Judge Halts Cuts to California’s Adult Day Health Care Services
Late Thursday, U.S. District Judge Saundra Brown Armstrong ordered California to halt scheduled cuts to the state's adult day health care program, the San Francisco Chronicle reports.
In July, lawmakers and Gov. Arnold Schwarzenegger (R) passed a budget revision package that reduced services for the program from five days per week to three.
The cuts, which were scheduled to take effect last week, would have scaled back services for more than 8,000 beneficiaries of Medi-Cal, California's Medicaid program (Colliver, San Francisco Chronicle, 9/12).
The cuts were slated to reduce state spending on the services by $117 million in fiscal year 2009-2010 (Gumz, Santa Cruz Sentinel, 9/12).
In her 24-page decision, Armstrong ruled that the service reductions could cause "irreparable and imminent" harm to program participants.
Armstrong wrote, "The evidence presented by the plaintiffs shows that the continuing availability of five days of ADHC services per week is critical to their physical and mental health and their continuing ability to remain integrated in their community, as opposed to being isolated in a nursing home or other institution" (San Francisco Chronicle, 9/12).
After the ruling, the state Department of Aging, which administers the program, issued a memo stating that services can be restored (Santa Cruz Sentinel, 9/12).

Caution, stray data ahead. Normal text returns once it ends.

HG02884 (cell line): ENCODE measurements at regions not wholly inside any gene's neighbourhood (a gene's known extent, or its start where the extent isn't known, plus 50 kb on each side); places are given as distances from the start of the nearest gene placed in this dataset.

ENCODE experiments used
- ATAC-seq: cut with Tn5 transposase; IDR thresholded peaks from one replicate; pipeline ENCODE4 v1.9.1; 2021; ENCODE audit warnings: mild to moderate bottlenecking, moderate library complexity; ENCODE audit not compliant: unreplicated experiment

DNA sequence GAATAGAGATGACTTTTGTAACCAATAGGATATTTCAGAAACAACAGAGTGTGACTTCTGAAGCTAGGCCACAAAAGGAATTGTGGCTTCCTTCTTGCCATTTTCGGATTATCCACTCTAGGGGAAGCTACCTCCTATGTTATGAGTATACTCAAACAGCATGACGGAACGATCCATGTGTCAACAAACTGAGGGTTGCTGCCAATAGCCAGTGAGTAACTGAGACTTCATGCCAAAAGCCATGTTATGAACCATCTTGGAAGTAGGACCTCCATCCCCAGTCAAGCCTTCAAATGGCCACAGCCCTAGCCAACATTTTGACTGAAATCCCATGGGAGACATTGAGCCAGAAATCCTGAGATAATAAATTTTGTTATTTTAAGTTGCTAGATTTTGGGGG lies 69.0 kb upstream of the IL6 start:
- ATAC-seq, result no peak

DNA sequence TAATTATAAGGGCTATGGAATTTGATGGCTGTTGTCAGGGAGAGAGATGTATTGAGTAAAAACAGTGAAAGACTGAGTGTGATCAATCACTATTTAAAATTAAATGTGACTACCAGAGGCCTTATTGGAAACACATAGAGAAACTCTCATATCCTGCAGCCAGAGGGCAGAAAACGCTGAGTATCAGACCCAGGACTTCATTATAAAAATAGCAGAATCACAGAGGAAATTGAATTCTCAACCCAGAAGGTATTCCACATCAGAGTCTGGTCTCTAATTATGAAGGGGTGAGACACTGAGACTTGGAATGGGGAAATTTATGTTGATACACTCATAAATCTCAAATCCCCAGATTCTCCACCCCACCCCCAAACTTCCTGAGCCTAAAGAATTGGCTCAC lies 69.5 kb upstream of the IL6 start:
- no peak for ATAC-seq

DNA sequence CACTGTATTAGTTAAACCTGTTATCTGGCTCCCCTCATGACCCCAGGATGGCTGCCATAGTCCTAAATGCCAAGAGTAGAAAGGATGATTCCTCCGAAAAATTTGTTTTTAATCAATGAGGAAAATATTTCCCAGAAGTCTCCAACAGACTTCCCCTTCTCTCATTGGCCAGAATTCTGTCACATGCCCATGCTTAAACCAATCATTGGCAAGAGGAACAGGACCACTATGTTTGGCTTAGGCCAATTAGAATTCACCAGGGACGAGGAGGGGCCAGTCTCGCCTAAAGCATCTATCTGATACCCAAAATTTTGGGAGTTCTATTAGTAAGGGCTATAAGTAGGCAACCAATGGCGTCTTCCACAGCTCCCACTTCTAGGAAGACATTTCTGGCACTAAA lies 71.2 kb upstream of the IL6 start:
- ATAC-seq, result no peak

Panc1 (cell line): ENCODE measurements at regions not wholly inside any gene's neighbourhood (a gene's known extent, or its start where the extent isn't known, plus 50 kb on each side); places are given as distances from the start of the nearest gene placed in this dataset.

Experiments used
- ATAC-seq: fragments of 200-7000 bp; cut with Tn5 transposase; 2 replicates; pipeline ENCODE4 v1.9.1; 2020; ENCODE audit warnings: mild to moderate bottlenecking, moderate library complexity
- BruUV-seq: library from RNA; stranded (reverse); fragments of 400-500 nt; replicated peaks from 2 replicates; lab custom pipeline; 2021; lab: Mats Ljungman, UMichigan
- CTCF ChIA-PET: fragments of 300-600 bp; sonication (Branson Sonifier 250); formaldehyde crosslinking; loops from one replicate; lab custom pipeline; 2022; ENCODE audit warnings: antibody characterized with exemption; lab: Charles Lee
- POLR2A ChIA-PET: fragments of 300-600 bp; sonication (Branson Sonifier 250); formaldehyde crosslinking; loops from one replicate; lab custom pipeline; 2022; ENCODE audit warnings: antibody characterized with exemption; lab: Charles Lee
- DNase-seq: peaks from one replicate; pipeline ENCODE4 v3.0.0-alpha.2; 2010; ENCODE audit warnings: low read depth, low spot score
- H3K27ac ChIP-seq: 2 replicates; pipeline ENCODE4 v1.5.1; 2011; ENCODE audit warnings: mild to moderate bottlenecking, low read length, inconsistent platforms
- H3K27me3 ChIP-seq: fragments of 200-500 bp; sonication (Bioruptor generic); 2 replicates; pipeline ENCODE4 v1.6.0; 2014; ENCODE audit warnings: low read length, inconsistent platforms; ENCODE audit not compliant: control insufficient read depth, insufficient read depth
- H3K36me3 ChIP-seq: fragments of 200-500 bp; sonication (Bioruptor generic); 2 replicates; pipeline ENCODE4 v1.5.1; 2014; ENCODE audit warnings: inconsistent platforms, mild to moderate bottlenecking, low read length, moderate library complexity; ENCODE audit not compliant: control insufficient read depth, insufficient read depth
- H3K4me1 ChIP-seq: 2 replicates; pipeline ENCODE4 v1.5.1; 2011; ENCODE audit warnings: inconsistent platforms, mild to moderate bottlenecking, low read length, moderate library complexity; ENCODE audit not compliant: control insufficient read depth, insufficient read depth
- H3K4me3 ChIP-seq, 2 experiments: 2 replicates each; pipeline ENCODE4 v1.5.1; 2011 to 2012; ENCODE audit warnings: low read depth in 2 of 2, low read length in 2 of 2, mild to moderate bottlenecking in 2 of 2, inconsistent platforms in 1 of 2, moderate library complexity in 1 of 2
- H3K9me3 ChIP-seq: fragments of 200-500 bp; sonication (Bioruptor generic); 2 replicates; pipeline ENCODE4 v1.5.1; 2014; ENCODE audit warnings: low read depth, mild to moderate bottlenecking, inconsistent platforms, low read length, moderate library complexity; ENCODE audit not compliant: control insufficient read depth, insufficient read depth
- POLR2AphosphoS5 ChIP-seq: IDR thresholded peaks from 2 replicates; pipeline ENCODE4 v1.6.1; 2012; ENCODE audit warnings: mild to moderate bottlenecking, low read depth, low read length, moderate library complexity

Rachel Cameron, a spokesperson for the governor's office, said the state is reviewing its legal options regarding the ruling.
Other Legal Action
The adult day health care suit is one of many legal challenges to the recent state budget cuts.
In August, Senate President Pro Tempore Darrell Steinberg (D-Sacramento) filed a lawsuit against several of Schwarzenegger's line-item vetoes.
In addition, a San Francisco Superior Court judge last week signed a final order blocking the governor's mandated three monthly furloughs for 7,400 employees of the State Compensation Insurance Fund.
The judge ruled that the furloughs conflicted with state insurance code that exempts the workers from cuts.Cameron said the state plans to appeal the decision (San Francisco Chronicle, 9/12). This is part of the California Healthline Daily Edition, a summary of health policy coverage from major news organizations. Sign up for an email subscription.